• Even if DC did buy their paper for the year ahead, it seems unlikely that the corporate leaders of Kinney would allow DC to continue on such a suicidal path, just to save a few bucks by bulk buying.
Here's some of the more obscure Marvels that went to 25 cents for just one 52-page issue (a couple lasted two issues) around November 1971. There's a full list further down the page.
If any of the "historians", who have parroted the above tale way too many times over the years, had done even the most cursory research, they would have found plenty of evidence to discredit the claims.

According to Carmine Infantino, who was DC's publisher at the time, the idea to raise the price for more pages "... was Independent News' idea. They made that decision ... When we went to 25 cents, we gave the distributor a 40% discount. Marvel goes in and cuts the price 20% and gives the distributor 50% off. They were throwing our books back in our face! The price structure was set up by [Paul] Wendell [National's President], [Mark] Inglesias [Kinney's accountant], and [Harold] Chamberlin [who ran Independent News]."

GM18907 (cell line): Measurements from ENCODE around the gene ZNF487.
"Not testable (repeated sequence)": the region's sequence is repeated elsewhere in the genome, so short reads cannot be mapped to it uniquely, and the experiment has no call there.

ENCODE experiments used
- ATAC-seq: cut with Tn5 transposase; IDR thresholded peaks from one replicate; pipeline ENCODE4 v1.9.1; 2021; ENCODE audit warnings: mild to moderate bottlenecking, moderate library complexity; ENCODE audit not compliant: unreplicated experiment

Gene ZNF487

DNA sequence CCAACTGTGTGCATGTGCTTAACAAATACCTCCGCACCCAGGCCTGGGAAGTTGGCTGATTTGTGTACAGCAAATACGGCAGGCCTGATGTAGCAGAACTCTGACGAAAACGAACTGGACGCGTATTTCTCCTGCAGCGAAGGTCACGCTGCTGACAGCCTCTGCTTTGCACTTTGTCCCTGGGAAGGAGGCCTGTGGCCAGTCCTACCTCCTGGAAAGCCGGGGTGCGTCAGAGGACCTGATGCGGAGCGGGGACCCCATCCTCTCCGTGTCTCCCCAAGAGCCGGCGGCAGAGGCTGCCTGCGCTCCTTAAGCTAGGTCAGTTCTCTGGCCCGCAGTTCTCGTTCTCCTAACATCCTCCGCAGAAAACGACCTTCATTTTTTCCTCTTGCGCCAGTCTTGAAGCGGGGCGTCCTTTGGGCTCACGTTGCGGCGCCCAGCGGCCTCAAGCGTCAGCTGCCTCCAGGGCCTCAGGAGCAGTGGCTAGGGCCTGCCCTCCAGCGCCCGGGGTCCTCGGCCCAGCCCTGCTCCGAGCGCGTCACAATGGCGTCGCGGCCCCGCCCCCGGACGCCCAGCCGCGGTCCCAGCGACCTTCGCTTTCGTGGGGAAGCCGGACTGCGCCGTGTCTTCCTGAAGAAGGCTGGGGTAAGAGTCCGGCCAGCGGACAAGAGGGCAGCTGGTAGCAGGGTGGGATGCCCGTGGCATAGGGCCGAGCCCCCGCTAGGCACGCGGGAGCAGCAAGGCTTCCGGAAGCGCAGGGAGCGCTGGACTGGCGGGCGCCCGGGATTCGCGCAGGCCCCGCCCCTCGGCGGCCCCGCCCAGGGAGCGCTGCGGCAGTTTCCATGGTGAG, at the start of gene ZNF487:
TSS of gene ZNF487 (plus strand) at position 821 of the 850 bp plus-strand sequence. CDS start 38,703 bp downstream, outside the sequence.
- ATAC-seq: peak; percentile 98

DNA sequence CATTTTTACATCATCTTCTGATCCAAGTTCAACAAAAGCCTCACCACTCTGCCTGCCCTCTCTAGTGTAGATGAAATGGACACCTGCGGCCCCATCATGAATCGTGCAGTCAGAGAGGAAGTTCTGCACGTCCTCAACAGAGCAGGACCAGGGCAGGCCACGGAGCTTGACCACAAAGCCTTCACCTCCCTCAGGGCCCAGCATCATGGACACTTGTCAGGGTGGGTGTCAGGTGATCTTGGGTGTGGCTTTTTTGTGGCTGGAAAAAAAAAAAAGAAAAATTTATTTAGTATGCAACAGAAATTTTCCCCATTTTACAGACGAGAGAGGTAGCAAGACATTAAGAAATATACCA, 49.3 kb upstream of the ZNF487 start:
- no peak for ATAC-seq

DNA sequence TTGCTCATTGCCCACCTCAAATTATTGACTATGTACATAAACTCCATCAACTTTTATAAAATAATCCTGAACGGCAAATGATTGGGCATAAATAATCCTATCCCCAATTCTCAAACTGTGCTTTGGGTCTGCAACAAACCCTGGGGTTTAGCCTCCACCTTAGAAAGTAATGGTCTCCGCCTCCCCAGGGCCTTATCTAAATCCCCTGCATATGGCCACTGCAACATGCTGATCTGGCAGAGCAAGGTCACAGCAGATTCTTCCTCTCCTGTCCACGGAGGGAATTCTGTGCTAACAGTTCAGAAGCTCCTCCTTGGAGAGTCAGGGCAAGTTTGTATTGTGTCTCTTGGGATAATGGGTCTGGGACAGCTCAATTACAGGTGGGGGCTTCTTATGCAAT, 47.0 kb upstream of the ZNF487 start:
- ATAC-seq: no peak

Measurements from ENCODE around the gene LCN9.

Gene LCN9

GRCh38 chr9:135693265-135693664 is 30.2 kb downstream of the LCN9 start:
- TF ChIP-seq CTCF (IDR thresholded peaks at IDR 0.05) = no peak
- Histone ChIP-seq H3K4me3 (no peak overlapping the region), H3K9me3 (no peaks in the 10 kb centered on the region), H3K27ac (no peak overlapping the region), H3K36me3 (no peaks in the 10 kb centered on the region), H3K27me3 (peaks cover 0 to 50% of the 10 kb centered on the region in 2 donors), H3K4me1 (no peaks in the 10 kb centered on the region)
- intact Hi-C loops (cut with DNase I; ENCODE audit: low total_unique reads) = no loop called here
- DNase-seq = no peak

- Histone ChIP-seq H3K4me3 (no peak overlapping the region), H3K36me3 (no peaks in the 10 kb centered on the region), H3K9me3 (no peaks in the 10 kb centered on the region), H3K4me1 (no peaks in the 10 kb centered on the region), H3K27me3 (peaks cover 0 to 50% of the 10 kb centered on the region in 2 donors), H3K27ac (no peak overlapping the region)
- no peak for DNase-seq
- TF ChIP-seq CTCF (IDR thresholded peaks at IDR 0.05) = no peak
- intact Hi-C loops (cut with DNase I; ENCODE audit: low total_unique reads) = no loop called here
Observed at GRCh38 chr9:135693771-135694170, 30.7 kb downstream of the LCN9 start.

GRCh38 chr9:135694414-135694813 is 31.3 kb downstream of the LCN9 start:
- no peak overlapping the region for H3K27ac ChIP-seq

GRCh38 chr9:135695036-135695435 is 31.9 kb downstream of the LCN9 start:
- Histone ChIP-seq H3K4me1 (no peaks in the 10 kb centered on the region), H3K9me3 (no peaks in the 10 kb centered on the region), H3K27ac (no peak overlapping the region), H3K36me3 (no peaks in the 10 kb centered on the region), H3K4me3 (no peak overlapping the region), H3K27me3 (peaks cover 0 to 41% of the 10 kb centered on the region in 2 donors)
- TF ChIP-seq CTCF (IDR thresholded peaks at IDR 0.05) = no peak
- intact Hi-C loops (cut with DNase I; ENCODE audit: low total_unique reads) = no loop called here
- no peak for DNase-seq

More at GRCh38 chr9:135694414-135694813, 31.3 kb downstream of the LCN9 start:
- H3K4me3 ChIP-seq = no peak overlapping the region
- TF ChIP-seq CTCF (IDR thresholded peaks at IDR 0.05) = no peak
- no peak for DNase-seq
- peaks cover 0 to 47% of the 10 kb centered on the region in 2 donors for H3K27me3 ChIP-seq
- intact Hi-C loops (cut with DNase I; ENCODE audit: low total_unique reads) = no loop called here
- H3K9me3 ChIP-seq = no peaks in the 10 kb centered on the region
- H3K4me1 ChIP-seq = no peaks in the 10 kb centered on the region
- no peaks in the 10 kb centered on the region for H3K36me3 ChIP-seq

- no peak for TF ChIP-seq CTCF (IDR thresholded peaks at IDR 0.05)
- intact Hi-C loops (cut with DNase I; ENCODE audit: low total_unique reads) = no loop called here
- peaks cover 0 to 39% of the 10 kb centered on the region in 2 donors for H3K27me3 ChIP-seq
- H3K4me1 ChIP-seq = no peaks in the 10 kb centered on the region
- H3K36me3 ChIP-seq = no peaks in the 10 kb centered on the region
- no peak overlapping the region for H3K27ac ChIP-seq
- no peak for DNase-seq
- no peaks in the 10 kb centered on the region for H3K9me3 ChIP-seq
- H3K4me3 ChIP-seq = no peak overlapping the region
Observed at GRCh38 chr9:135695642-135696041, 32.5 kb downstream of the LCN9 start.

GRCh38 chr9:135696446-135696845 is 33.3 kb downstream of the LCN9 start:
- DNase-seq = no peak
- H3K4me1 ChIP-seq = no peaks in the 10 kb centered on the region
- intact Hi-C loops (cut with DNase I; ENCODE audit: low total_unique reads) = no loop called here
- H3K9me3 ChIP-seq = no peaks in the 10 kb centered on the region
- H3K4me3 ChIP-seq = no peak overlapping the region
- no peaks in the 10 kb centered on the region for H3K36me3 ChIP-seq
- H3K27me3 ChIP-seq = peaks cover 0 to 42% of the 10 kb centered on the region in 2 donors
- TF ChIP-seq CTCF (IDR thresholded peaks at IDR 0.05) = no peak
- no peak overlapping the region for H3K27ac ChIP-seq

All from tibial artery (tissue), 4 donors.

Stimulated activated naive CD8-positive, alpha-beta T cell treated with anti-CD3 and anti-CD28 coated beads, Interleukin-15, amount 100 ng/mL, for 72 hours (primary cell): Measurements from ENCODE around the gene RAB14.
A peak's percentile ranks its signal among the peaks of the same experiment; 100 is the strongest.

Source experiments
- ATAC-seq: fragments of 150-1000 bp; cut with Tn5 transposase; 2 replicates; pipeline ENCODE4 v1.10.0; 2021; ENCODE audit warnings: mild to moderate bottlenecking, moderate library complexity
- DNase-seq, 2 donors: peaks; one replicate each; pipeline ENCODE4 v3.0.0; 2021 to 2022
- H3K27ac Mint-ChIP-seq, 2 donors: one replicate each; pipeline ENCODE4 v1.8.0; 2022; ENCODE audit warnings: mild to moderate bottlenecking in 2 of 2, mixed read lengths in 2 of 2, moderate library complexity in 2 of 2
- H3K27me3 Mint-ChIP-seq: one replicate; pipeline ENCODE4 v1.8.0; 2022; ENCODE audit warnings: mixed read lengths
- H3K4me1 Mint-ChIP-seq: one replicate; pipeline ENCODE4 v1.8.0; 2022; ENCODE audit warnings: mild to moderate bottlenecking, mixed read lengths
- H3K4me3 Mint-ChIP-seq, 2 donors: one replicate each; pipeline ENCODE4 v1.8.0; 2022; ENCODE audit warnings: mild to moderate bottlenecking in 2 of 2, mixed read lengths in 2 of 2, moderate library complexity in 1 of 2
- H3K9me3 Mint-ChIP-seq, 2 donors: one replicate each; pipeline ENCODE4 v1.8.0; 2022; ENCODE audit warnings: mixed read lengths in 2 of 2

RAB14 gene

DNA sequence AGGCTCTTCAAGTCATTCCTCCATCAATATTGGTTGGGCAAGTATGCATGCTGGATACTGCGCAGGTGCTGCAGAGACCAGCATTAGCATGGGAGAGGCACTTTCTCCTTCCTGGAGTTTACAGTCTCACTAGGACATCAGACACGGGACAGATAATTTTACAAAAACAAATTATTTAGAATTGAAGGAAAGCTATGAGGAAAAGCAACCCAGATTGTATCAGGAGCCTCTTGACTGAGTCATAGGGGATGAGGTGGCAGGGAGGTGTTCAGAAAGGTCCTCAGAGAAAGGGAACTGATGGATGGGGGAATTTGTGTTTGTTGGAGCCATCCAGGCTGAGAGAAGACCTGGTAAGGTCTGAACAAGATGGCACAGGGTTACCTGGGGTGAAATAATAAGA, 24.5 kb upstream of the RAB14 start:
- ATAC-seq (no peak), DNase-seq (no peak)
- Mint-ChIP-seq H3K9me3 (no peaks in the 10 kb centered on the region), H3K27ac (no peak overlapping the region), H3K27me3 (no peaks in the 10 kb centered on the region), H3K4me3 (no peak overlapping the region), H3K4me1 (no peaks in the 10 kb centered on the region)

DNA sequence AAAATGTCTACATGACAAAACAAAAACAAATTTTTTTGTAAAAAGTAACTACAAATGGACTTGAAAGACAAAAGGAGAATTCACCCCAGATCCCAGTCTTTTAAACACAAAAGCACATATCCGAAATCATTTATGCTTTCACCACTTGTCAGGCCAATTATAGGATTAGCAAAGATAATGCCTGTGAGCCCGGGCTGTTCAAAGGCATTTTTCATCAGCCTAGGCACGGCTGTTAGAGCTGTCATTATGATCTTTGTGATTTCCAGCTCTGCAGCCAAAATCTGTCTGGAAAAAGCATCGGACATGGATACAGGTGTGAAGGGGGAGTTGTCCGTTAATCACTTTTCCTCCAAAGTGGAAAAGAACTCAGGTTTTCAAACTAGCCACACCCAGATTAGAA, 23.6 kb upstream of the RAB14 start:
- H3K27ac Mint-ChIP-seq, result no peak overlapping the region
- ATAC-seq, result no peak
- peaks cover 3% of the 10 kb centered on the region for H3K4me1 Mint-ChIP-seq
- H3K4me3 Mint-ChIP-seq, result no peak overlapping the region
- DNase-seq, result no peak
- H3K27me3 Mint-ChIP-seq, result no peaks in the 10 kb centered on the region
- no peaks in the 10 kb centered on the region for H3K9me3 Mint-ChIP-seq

DC Comics, on the other hand, went to 52-pages for 25 cents with the August 1971 cover-dated issues. Here's a selection of some of the lesser-known DC titles that came out at the new price that August.
So, not Martin Goodman's idea at all. One bit of the above story that is true is that Goodman offered a bigger cut of the cover price to his distributors (in his account Daniels calls them "wholesale distributors" - said no one who worked in the publishing business ever). Fifty percent instead of forty percent.